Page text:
Redbubble could be a leading stock to consider.
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There are a few different reasons why the Redbubble Ltd (ASX: RBL) share price could be a good one to consider for the long-term.
Redbubble is an e-commerce platform business. It sells a wide range of products that have designs on them which have been created by artists. Those artists receive a slice of each sale. Items like wall art, phone cases and clothes are among the categories that people can choose to buy.
Morgan Stanley currently rates the business as a buy, with a current price target of $6.50. That’s more than 90% higher than where it is today.
Here are a few compelling reasons why the Redbubble share price could be one to watch.
Large addressable market
Redbubble says that the e-commerce spending in its current addressable product categories in ‘core geographies’ was $300 billion in 2020 and is expected to rise to $400 billion in 2024. That would be growth of more than 9% per annum.
The total global addressable market in its product categories is expected to be more than $1 trillion by 2024.
The company says it’s benefiting from a number of useful macro trends including structural shifts to e-commerce (which are expected to endure), increasing customer demand for unique and meaningful products, a growing creator economy and customers looking for sustainability and corporate responsibility.
Within the company’s core market, more than a third of customers are supposedly seeking something that is “unique and meaningful”.
Management believe that it has “truly global” opportunities with the potential “expand across all geographies”.
Repeat customer spending is growing
Redbubble is seeing a growing number of sales coming from repeating customers.
In FY21, the ASX tech share saw that repeat purchases made up 42% of marketplace revenue (which is revenue after paying the artists). Last financial year, repeat purchases increased 67% year on year to $232 million of marketplace revenue.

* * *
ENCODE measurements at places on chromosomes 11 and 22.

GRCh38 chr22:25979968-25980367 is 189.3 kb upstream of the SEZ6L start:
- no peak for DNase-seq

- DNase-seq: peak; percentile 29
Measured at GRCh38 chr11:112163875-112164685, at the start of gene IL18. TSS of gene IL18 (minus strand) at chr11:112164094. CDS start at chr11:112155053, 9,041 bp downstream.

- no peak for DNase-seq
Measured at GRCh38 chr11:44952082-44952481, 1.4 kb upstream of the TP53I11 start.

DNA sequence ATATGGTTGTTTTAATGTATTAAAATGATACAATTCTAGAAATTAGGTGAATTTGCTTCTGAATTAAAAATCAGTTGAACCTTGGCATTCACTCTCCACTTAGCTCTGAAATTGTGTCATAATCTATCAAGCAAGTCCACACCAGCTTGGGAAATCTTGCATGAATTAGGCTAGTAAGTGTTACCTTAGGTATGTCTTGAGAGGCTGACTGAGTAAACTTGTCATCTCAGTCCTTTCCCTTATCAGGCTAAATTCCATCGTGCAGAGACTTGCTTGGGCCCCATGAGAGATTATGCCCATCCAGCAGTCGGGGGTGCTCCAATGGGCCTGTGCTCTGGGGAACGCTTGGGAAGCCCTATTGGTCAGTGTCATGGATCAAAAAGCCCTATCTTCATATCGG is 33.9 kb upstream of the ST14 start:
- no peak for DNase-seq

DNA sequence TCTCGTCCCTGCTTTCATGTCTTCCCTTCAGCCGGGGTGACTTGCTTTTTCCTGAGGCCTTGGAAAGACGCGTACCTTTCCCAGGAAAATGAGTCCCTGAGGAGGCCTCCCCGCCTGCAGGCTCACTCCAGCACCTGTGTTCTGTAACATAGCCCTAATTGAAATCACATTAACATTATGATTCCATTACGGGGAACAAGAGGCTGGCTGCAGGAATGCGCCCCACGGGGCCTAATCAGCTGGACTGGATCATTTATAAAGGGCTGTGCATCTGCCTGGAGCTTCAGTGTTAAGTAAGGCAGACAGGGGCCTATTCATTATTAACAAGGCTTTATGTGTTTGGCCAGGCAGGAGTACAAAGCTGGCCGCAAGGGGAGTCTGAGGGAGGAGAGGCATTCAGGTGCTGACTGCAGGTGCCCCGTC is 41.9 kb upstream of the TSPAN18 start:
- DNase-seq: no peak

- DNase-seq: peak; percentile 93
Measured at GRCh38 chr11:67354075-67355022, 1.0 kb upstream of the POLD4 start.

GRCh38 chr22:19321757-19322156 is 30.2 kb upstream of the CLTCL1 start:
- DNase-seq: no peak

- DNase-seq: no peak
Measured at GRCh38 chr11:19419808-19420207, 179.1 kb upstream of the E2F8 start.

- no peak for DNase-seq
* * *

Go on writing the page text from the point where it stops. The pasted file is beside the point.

Morgan Stanley thinks that returning customers buying products is an important part of Redbubble’s future and can help it achieve its longer-term goals. This could be a helpful factor for the Redbubble share price.
The company continues to invest in new and improved ways to reach customers, including its apps.
It is doing a number of loyalty experiments, with some showing “early positive retention signals.”
Long-term growth plans
The business has a goal of reaching $1.25 billion of marketplace revenue in the longer-term.
It’s going to invest in four key areas. The first is artist activation and engagement. Second, user acquisition and transaction optimisation. Third is customer understanding, loyalty and brand building. Fourth is product range and the third party fulfilment network.
In the shorter-term it is going to invest heavily and grow its global market leadership in the artist product space.
But over the longer-term, this growth is expected to lead to a rising earnings before interest, tax, depreciation and amortisation (EBITDA) margin as operating leverage builds.
Geographic expansion remains a longer-term aspiration for the business.
The post 3 reasons why the Redbubble (ASX:RBL) share price could be a great buy appeared first on The Motley Fool Australia.
Should you invest $1,000 in Redbubble right now?
Before you consider Redbubble, you’ll want to hear this.
Motley Fool Investing expert Scott Phillips just revealed what he believes are the 5 best stocks for investors to buy right now… and Redbubble wasn’t one of them.
The online investing service he’s run for nearly a decade, Motley Fool Share Advisor, has provided thousands of paying members with stock picks that have doubled, tripled or even more.* And right now, Scott thinks there are 5 stocks that are better buys.
*Returns as of August 16th 2021
Motley Fool contributor Tristan Harrison has no position in any of the stocks mentioned. The Motley Fool Australia’s parent company Motley Fool Holdings Inc. has no position in any of the stocks mentioned. The Motley Fool Australia has no position in any of the stocks mentioned. The Motley Fool has a disclosure policy. This article contains general investment advice only (under AFSL 400691). Authorised by Bruce Jackson.